Hadassah

From Life-Threatening Brain Bleed to Birth of a Daughter

Thursday, Dec 11 2014

Yoni and Gila Sibony with their new baby.

When Gila Sibony was six months pregnant, she suffered a life-threatening bleed in her brain. The Hadassah Medical Organization’s specialists saved her life, but she lost the baby. 

Fast forward about five years and Gila is the mother of a new baby girl, born at Hadassah.

"We owe my wife's life and our baby's life to the amazing staff in Hadassah’s two hospitals and all the supporters around the world who have made such advanced medicine possible,” relates Gila’s husband, Yoni.

Gila recalls how everything was going along smoothly with her first pregnancy until, suddenly, she experienced a severe headache and collapsed on her bed. She managed to roll herself over to the phone to call for help.

Senior Hadassah Neurologist Dr. Guy Rosenthal remembers receiving a phone call at 2:00 am, alerting him to Gila’s arrival in the emergency room. "When I saw her,” he says, “she had already slipped into a coma. One pupil was dilated and that's usually a negative sign. It can mean there is pressure not only on the brain, but also on the brain stem, and often a patient is on the verge of death."

A Cat scan revealed a large hematoma, a bleed within the brain. “It was about the size of a small child's fist,” Dr. Rosenthal recalls. “We had to take it out."

During surgery, Dr. Rosenthal and his team removed the top of Gila's skull to relieve the swelling and remove the huge blood clot. It had been caused by a brain arteriovenous malformation (AVM), which is characterized by an abnormal connection between the arteries and veins. The problem is congenital, but before this, Gila had not experienced any symptoms. Her pregnancy, however, put pressure on her system and caused the rupture.

Slowly, the swelling went down. Several weeks later, Gila began to wake up. "Recovery is a very slow process, but we were hopeful," Dr. Rosenthal says.

Eventually, Gila was well enough to begin a comprehensive rehabilitation program at Hadassah Hospital Mount Scopus. "We gathered a multidisciplinary team of doctors, nurses, speech therapists, occupational therapists, physical therapists, psychologists, and dieticians to help her," reports Dr. Isabella Schwartz, head of Physical Medicine and Rehabilitation.

Like a dangerous roadway, the affected part of her brain needed to be closed off. Neurosurgeon Prof. Jose Cohen inserted soft platinum coils, shaped like springs the size of a human hair, and neutralized the problem.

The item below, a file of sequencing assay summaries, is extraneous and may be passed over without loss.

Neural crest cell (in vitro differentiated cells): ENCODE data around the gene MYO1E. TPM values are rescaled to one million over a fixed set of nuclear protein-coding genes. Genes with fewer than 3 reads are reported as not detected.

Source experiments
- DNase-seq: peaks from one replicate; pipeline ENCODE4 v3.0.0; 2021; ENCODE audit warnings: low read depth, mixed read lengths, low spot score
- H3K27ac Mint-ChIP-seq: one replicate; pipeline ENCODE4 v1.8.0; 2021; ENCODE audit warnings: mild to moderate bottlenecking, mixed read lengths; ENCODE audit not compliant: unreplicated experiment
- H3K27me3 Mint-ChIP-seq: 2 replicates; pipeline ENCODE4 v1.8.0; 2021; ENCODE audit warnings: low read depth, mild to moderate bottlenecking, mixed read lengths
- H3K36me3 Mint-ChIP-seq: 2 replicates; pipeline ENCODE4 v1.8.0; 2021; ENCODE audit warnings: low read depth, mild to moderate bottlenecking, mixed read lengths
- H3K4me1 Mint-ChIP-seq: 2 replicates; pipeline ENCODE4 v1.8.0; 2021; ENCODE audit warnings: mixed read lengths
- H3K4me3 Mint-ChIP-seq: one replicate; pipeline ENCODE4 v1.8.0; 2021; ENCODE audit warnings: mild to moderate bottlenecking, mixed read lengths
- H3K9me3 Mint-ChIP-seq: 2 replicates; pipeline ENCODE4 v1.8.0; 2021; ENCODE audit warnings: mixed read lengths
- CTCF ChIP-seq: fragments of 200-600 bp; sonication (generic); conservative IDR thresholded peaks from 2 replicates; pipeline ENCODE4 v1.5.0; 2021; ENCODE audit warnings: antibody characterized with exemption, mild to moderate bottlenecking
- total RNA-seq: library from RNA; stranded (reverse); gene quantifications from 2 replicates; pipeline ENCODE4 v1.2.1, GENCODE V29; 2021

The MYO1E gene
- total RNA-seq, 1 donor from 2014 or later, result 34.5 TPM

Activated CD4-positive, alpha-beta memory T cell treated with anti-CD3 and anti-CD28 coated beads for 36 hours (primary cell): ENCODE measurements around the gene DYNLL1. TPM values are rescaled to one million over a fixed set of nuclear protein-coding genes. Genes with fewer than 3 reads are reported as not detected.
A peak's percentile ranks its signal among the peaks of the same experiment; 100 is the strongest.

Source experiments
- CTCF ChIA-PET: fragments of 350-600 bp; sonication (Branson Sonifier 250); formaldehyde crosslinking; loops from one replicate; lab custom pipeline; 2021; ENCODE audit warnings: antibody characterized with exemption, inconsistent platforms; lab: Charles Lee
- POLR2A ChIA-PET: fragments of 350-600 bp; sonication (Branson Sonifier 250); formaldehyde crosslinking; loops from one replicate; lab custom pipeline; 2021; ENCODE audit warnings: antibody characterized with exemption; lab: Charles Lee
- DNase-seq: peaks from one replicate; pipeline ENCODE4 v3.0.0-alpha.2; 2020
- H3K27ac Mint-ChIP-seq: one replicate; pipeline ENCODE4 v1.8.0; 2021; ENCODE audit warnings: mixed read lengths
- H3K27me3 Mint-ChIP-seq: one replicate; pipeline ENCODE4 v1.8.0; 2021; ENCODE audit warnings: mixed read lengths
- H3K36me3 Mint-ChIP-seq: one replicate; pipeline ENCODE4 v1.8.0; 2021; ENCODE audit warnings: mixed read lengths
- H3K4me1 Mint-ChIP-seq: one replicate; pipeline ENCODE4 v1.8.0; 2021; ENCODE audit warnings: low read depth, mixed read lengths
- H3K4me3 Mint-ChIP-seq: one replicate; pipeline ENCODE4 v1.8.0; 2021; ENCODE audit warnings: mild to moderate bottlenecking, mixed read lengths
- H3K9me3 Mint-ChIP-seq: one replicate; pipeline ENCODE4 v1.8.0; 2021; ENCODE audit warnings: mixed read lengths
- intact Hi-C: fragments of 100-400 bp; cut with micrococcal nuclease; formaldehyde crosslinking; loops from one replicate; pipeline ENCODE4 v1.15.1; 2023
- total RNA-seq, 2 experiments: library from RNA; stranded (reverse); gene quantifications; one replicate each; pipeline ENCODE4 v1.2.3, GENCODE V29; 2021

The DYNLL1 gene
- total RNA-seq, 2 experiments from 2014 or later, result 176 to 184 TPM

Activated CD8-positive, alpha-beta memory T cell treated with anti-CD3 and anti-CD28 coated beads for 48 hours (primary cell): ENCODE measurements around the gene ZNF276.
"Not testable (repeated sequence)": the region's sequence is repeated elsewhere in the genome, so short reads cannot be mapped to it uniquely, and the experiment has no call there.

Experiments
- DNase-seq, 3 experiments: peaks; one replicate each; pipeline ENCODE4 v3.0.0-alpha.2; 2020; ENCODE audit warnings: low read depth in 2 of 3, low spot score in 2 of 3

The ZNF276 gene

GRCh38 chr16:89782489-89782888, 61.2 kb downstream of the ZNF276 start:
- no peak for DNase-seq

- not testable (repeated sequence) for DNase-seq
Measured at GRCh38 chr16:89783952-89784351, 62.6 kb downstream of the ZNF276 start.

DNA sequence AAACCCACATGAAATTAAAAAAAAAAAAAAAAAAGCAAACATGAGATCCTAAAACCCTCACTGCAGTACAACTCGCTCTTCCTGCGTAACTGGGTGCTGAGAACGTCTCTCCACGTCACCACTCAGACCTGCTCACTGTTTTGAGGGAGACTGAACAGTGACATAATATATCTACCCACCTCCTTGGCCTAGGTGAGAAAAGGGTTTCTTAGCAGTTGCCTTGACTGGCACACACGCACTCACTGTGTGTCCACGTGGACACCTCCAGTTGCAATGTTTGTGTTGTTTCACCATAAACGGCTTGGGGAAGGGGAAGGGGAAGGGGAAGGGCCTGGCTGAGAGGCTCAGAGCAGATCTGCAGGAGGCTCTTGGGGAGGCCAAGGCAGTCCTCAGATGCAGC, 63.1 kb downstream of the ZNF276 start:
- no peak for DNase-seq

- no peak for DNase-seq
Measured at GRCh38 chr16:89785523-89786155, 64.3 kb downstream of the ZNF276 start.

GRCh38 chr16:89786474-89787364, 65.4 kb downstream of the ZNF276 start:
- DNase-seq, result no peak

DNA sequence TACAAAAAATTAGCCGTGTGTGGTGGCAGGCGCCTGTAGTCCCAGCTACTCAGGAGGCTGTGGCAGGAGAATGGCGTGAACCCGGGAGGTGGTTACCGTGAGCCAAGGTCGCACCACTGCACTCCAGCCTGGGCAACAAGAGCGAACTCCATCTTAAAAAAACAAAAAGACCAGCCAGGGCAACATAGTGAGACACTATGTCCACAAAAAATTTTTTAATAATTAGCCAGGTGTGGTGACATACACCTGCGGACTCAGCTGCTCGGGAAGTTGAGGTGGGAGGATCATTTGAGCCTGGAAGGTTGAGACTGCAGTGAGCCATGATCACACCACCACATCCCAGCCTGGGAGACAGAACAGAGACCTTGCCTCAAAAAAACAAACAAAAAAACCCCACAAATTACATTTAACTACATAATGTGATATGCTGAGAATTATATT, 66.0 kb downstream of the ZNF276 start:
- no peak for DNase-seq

"My first dream was to sit up and have coffee with my husband," relates Gila. "I got there, and then I dreamt of walking. We kept raising the ante on my dreams."

Gila’s biggest dream was to become a mother. As Dr. Rosenthal explains, this presented a new risk for her. But, he says, “we consulted with the obstetric gynecological team and decided she could do it, particularly if she avoided the strain of childbirth by having a Cesarean birth."

Every stage was monitored at Hadassah. About a month ago, Gila gave birth to her daughter and she and Yoni named the baby Oreen, signifying light and joy.

Comments

No comments yet.
First Name
Email
Comment
Enter this word:

Related Stories

alt_text

Wednesday, Dec 7 2016

Saturday Night Lively: Hadassah Israel Fundraiser Wows Largely Orthodox Audience of 1200

Hadassah International Israel (HII) drew over 1200 men and women to a concert at Tel Aviv University, targeting the funds raised for renovation of the rehabilitation facilities at Hadassah Hospital Mount Scopus.

READ MORE ›
alt_text

Monday, Dec 5 2016

Celebrated Israeli Psychiatrist/Neurobiologist To Join Hadassah Medical Staff

Prof. Yoram Yovell, renowned Israeli psychiatrist and neurobiologist, will soon be joining the Hadassah Medical Organization’s “brain medicine branch,” which includes the departments of psychiatry, neurology, and neurosurgery and is under the direction of Prof. Tamir Ben-Hur.

READ MORE ›
alt_text

Wednesday, Nov 30 2016

Hadassah Teams Up with Spinal Cord Institute to Study Outcomes of Traumatic Injuries

The medical interventions and outcomes for Israelis with a spinal cord injury (SCI) will now be captured in the Rick Hansen SCI Registry (RHSCIR), thanks to the November 16th launch of a partnership between the Hadassah Medical Organization and the Rick Hansen Institute (RHI), a Canadian-based not-for-profit organization named after the paralympic athlete who suffered a severe spinal cord injury following a car accident.

READ MORE ›
alt_text

Thursday, Nov 17 2016

Ethiopian Pre-Nursing Students: On the Way to Fulfilling a Dream

“I know that some people are fine with looking at a screen all day, but I know I need the human touch--to work with people. I want to be a nurse, " relates Sarah Talala, one of the 18 students of Ethiopian background who were given the opportunity to take a course which enabled them to advance to pre-academic studies at the Hebrew University and then on to nursing school at the Hadassah-Hebrew University Henrietta Szold School of Nursing.

READ MORE ›

Contact Us

40 Wall Street

New York, NY 10005

support@hadassah.org

More ›

Membership Questions

membership@hadassah.org

(800) 664-5646

Donation Questions

donorservices@hadassah.org

(800) 928-0685

Missions Department

missions@hadassah.org

(800) 237-1517

Show More